See the complete article posted by mom.me   here

As parents, we have the responsibility to model resilience for our kids. To teach them to manage disappointment. To show them that not every slight is life-altering—and that a medical diagnosis and not making the varsity team don’t deserve the same emotional response.

Here’s what I want my kids—and yours—to know:

1. Sad happens. If you live and breathe, unhappy things will happen to you and those you love. No amount of education or money or therapy will shield you from disappointment and grief. Prepare for these moments by knowing they will come, but embrace life to the fullest in the in-between spaces.

2. Mitigate regret. When you’re young, regret is a vague concept. But as you get older, it hits you square in the nose. Do your best to honor yourself and others every day so you don’t look back with a whole lot of woulda, shoulda, couldas under your belt. Ask yourself, “How will I look back on this decision? With pride? With embarrassment?” Then, go from there.

3. Guilt is just a feeling. Does guilt have its place? Sure. But when you feel guilty about something, acknowledge it for what it is—an emotion—and do your best to move on. Don’t allow your lives to be stalled or crippled by this Sneaky Pete. And sever ties with anyone who preys on that guilt to control or manipulate you.

4. It’s not always about you. Someone says something unkind? Criticizes you unfairly? More often than not, they’re talking about themselves. Haters feel hated, so they lash out at others. If you take a moment to understand this, you’ll be able to shake it—and them—off more quickly.

5. Not every feeling is worthy of a Petri dish. There will be plenty of opportunities to reflect on your own behaviors or those of others. Do yourself a favor, and don’t get sucked into putting every conversation or interaction under a microscope. You’ll be exhausted by the time you’re 30.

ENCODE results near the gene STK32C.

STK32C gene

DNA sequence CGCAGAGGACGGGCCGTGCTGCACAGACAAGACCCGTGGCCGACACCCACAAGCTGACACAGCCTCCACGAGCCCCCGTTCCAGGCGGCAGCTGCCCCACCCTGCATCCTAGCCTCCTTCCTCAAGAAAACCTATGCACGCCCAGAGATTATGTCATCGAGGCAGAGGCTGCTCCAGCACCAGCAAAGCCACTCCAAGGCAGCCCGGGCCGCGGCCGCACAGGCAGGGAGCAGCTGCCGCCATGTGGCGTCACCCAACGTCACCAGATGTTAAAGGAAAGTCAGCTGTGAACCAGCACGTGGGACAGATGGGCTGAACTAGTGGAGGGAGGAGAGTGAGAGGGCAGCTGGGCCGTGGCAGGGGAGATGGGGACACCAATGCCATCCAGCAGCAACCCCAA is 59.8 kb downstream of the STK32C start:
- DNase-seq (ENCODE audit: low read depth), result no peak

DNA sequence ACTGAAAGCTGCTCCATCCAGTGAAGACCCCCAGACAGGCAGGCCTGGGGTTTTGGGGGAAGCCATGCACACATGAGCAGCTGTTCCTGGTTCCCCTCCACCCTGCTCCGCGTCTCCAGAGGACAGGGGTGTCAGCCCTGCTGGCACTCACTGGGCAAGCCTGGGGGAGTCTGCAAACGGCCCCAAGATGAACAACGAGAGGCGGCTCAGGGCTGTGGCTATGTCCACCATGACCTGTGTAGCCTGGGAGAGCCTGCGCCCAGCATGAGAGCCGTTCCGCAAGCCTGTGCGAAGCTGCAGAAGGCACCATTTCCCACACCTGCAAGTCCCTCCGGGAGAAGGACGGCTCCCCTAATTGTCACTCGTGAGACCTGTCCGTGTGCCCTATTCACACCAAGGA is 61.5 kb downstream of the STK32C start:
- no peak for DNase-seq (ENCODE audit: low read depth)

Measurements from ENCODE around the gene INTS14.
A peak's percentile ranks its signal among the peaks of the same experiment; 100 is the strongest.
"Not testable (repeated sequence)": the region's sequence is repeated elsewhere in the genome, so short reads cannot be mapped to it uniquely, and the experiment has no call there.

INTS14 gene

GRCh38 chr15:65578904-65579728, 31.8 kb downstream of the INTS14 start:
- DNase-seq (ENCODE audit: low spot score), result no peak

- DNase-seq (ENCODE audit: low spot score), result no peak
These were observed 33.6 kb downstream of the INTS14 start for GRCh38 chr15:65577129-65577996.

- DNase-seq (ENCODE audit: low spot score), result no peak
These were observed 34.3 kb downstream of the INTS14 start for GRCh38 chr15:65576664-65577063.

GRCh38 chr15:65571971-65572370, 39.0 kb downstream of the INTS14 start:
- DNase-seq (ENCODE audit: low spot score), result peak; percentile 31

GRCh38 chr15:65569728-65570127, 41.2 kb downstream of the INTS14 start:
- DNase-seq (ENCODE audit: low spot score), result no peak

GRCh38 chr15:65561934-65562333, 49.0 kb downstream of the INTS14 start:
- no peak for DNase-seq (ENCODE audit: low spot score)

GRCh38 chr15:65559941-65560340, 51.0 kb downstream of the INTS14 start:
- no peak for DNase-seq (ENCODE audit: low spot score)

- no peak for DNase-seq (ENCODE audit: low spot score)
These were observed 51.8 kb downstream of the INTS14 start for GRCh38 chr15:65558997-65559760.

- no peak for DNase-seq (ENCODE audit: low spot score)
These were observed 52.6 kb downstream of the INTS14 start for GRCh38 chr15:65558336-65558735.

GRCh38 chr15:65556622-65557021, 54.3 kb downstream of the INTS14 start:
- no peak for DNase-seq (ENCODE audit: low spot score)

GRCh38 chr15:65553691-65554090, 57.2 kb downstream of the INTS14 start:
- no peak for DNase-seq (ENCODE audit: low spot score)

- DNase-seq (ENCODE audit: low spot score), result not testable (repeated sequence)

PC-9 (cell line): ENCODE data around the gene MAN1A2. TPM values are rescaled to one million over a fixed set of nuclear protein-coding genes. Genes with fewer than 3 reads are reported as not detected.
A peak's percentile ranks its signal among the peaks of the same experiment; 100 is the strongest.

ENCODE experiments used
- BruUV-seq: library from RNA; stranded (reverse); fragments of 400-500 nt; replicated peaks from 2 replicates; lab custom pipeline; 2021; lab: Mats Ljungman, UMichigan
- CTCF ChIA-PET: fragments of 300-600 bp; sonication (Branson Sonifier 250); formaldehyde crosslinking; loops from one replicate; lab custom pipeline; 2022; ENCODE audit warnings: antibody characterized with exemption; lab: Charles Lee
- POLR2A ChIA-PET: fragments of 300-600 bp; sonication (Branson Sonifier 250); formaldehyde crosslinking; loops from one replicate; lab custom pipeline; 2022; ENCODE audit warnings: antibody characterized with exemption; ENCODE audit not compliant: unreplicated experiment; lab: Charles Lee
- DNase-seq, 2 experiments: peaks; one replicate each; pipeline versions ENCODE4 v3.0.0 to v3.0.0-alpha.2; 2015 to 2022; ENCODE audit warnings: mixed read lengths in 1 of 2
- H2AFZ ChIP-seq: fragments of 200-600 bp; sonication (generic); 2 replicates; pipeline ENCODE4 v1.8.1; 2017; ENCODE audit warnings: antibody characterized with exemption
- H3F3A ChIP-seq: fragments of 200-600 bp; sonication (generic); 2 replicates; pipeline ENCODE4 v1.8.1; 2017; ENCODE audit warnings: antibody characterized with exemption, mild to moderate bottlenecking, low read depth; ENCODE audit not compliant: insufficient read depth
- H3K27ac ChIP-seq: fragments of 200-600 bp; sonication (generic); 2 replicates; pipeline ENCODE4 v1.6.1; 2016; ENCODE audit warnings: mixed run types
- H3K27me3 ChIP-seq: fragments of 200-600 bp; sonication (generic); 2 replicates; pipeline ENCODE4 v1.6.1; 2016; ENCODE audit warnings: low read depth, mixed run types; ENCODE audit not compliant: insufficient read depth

6. Don’t expect perfection. Even the people you love and trust will say and do things that really sting. Learn now that relationships are complex in all of their beauty and pain. If you expect your inner circle will always get it right, you’re setting yourself up for crushing disappointment.

7. Run from drama. We all get caught up in it. It can be mesmerizing but, more often than not, it’s an energy-drain. You have better things to do with your time than getting caught in a web of high emotion with a very low return.

8. Take the blame. If you consistently point the finger at others to account for your unhappiness and mistakes, you’re doomed for doom. Even when fault seems to fall squarely on another’s shoulders, ask yourself, “What part did I play in this? How could I have handled it differently?” Without this ability, you’re signing up for a life of bitterness with a capital B.